Queensland based artist Carolyn Donovan has travelled extensively practicing art and its techniques. Her work is a visual journal of wild and beautiful terrain. With a background in advertising and fashion, and a strong environmental emphasis on upcycling, recycling and anti-waste, an ethical approach to nature is evident in all her work.
Using these foundations, heavily layered with a love of ecology, vibrant colours and the unmistakable characteristics of growing up in Australia, has made her work both emotive statement pieces and highly desirable; featuring in numerous public and private national and international collections.
Donovan’s work has most recently been on display during the formal events at the United Nations Global Assembly (UNGA 74), where the focus was on the environment. And, although her 2020 exhibitions in California and New York have been postponed yet again in 2021 due to the COVID pandemic, she also has a permanent exhibition on show in the Australian Consulate-General New York’s Manhattan building.
Describing the aerial abstract pieces acquired by the Consulate-General, Donovan says, “From the sparkling edges of rugged coastlines, spanning across to the centre of one of the longest and oldest volcanic lines in the world, the Australian landscape is exhilarating when viewed from above: A vast, seemingly endless, sense of abundant inspiration.
“It makes me want to create more, use less, and tread lighter.”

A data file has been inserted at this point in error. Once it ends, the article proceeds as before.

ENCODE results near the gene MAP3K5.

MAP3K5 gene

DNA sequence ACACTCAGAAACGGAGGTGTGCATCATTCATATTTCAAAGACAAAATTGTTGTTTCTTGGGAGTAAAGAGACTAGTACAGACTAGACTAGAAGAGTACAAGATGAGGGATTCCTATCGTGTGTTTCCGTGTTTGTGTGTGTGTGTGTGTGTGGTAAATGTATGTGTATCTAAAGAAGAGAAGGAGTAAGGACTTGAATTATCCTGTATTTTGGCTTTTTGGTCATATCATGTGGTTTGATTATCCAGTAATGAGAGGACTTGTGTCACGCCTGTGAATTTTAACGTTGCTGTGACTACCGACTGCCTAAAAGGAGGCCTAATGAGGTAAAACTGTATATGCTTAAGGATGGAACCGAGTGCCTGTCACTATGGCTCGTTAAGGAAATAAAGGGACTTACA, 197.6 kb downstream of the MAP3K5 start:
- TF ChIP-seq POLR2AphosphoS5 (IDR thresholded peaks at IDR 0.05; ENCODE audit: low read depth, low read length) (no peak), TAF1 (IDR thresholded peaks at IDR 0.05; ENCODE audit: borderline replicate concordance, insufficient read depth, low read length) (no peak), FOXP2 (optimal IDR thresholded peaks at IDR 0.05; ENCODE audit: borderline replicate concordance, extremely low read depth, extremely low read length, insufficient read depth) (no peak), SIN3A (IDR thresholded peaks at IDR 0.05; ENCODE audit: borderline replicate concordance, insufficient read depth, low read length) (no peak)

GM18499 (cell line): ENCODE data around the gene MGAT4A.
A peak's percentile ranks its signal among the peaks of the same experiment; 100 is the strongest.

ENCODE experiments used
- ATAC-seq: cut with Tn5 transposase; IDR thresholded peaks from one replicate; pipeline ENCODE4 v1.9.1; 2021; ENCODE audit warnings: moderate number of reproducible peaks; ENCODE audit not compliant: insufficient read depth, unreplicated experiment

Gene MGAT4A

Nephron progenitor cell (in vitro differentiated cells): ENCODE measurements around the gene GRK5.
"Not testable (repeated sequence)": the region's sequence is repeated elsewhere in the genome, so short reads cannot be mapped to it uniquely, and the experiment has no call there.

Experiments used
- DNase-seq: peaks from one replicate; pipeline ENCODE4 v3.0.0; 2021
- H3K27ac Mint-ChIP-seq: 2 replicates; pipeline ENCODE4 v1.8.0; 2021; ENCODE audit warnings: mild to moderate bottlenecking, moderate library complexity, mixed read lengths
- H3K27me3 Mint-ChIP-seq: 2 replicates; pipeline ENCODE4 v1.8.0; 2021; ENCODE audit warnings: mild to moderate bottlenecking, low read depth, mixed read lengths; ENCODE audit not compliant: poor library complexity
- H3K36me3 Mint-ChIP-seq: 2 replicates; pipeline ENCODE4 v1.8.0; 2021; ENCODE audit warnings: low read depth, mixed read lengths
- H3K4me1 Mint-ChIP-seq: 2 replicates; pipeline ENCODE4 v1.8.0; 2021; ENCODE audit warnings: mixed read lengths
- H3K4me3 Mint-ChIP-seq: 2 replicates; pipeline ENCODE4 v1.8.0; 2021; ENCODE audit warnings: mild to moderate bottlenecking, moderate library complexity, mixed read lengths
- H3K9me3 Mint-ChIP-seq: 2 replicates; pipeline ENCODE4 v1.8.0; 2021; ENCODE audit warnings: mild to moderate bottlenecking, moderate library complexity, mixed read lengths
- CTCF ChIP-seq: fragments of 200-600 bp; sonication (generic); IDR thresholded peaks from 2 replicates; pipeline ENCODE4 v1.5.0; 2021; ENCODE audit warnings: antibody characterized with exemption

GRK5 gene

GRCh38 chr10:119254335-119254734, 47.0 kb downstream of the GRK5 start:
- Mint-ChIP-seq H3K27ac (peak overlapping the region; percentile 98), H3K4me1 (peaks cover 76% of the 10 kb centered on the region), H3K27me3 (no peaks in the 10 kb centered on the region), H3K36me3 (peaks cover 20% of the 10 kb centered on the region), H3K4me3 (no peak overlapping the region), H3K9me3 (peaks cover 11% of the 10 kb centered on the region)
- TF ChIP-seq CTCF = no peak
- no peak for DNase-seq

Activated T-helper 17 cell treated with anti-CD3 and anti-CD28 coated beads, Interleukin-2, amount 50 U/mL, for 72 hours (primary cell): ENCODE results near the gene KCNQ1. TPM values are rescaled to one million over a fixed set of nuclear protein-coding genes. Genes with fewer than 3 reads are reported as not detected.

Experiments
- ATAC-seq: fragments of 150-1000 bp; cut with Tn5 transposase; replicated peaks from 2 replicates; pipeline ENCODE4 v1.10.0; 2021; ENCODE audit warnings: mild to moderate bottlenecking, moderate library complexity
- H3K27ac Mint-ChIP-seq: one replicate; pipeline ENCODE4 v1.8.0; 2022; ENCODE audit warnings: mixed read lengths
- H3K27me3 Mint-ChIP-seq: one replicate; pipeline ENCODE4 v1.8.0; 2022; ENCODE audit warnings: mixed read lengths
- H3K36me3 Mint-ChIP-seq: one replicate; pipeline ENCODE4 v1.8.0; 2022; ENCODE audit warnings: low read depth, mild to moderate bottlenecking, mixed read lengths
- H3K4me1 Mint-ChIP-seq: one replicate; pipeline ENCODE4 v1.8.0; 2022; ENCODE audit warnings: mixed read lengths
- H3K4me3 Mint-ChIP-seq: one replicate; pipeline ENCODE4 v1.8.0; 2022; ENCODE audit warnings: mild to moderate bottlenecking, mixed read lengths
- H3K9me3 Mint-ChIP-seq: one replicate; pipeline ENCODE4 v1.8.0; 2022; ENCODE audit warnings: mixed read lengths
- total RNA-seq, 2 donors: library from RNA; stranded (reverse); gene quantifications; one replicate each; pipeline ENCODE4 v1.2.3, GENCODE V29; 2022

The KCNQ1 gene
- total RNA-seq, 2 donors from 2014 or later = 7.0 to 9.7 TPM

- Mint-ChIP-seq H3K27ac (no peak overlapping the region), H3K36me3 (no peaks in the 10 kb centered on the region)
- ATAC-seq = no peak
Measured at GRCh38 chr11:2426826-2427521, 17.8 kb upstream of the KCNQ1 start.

2021 SWELL ARTWORK – Industrial Wildflowers, Carolyn Donovan
Inspired by the balance of progress and nature, this depiction of native Australian wildflowers takes example from the perfect imperfection of every fold and bend of their unique shapes and how they spring up and bloom in the harshest of conditions, regardless of the attention given to them. The installation uses discarded and recycled industrial material that has been moulded and repurposed anew, allowing shapes that burst back into a radiant new life when colour is applied.
SWELL Kids Artist Statement – Industrial Wildflowers, Carolyn Donovan
Do you ever see shapes in something you wouldn’t expect to?
I saw these big pieces of metal sitting on a rubbish pile and wanted to turn them into something useful. I thought about how it could be reused, or recycled, or even turned into a sculpture that makes people want to stand around and talk about important things, like fun ways we can take better care of our earth. Straight away, I saw a native WILDFLOWER.
Come and see for yourself at SWELL Sculpture Festival, Pacific Parade, Currumbin 10-19 September.